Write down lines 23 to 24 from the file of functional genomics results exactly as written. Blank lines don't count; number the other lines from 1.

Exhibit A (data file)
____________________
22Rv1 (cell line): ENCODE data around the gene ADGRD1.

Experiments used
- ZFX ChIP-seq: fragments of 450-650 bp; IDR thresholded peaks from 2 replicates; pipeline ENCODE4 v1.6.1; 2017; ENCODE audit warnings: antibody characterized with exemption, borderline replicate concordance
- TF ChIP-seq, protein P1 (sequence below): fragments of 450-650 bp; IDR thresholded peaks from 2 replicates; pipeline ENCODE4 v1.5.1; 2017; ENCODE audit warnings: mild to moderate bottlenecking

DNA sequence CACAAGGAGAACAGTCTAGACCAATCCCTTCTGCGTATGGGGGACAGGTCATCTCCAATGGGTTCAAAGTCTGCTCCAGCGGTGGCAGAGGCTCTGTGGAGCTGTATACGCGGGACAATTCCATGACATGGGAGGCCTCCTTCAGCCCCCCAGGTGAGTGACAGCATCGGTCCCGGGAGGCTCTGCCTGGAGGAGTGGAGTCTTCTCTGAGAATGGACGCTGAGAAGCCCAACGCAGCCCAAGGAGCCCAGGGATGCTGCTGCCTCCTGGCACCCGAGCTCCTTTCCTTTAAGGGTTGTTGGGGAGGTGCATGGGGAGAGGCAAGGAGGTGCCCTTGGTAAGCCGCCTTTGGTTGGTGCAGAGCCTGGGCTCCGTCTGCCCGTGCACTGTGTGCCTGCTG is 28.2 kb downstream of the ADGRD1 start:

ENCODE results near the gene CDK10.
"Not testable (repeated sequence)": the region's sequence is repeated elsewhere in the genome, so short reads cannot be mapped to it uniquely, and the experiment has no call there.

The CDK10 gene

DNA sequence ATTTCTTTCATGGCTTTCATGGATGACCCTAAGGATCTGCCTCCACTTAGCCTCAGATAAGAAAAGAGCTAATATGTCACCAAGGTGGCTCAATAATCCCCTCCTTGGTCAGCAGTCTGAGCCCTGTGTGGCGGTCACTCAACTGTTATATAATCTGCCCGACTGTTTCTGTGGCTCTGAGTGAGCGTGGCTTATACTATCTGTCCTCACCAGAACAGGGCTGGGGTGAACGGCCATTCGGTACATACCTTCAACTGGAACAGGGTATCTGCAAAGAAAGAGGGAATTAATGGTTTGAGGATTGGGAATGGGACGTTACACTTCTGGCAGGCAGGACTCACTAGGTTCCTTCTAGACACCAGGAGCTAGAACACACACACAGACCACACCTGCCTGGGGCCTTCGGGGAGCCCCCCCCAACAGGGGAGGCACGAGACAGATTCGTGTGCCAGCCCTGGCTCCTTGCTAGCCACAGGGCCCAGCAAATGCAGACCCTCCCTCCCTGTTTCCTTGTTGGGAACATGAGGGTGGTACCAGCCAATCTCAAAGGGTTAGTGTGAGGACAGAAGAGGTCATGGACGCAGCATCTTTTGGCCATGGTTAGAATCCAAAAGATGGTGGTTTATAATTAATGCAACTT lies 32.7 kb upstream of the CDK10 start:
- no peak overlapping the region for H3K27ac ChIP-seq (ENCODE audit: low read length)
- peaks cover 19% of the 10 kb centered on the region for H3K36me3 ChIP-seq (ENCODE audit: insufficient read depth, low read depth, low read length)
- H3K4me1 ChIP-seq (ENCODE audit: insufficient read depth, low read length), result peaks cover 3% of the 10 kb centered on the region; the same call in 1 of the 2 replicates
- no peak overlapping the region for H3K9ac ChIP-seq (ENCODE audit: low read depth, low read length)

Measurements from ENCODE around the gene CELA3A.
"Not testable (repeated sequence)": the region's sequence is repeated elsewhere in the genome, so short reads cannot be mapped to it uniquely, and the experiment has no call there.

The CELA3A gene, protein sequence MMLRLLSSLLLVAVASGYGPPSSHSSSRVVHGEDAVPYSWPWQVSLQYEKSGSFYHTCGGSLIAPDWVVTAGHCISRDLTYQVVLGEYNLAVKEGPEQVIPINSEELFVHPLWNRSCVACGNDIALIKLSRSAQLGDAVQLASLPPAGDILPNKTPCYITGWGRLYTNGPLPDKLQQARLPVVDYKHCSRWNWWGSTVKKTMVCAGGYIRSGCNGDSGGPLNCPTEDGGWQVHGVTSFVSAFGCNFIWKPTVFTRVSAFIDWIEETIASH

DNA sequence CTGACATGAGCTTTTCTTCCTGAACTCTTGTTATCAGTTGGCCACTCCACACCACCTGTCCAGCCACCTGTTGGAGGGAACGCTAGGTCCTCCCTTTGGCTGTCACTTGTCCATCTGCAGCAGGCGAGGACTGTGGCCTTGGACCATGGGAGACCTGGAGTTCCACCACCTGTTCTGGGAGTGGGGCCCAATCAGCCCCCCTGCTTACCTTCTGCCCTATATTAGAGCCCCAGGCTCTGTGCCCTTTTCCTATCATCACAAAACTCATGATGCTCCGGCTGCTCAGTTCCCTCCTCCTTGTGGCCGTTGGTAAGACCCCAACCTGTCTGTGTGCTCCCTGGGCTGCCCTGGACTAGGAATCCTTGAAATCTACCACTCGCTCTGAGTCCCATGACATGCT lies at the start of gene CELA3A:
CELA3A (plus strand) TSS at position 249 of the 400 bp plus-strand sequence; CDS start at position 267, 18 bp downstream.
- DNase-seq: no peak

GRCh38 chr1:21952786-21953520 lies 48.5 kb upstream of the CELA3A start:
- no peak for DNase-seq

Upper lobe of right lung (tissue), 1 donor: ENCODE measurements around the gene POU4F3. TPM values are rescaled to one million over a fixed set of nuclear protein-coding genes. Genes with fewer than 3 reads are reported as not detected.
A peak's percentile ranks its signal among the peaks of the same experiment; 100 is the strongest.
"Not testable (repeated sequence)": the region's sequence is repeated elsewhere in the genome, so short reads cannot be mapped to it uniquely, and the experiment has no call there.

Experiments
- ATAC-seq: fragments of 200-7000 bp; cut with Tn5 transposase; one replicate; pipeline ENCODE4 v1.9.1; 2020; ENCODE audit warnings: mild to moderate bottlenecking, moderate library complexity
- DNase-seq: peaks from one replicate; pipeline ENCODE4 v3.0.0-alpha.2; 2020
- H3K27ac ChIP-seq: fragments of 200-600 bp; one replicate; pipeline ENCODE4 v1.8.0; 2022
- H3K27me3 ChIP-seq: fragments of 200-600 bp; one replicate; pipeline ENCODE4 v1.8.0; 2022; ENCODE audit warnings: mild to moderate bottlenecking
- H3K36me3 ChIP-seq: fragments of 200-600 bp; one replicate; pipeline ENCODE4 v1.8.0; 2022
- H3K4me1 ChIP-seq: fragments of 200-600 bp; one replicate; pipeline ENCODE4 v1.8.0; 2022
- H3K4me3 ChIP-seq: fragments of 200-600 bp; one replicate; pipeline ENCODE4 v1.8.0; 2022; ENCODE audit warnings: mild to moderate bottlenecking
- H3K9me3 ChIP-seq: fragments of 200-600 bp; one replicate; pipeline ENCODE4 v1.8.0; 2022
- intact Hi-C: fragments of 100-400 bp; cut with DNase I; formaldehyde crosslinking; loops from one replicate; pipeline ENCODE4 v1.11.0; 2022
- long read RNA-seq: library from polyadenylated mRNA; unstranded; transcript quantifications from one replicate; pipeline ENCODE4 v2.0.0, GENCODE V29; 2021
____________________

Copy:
A peak's percentile ranks its signal among the peaks of the same experiment; 100 is the strongest.
"Not testable (repeated sequence)": the region's sequence is repeated elsewhere in the genome, so short reads cannot be mapped to it uniquely, and the experiment has no call there.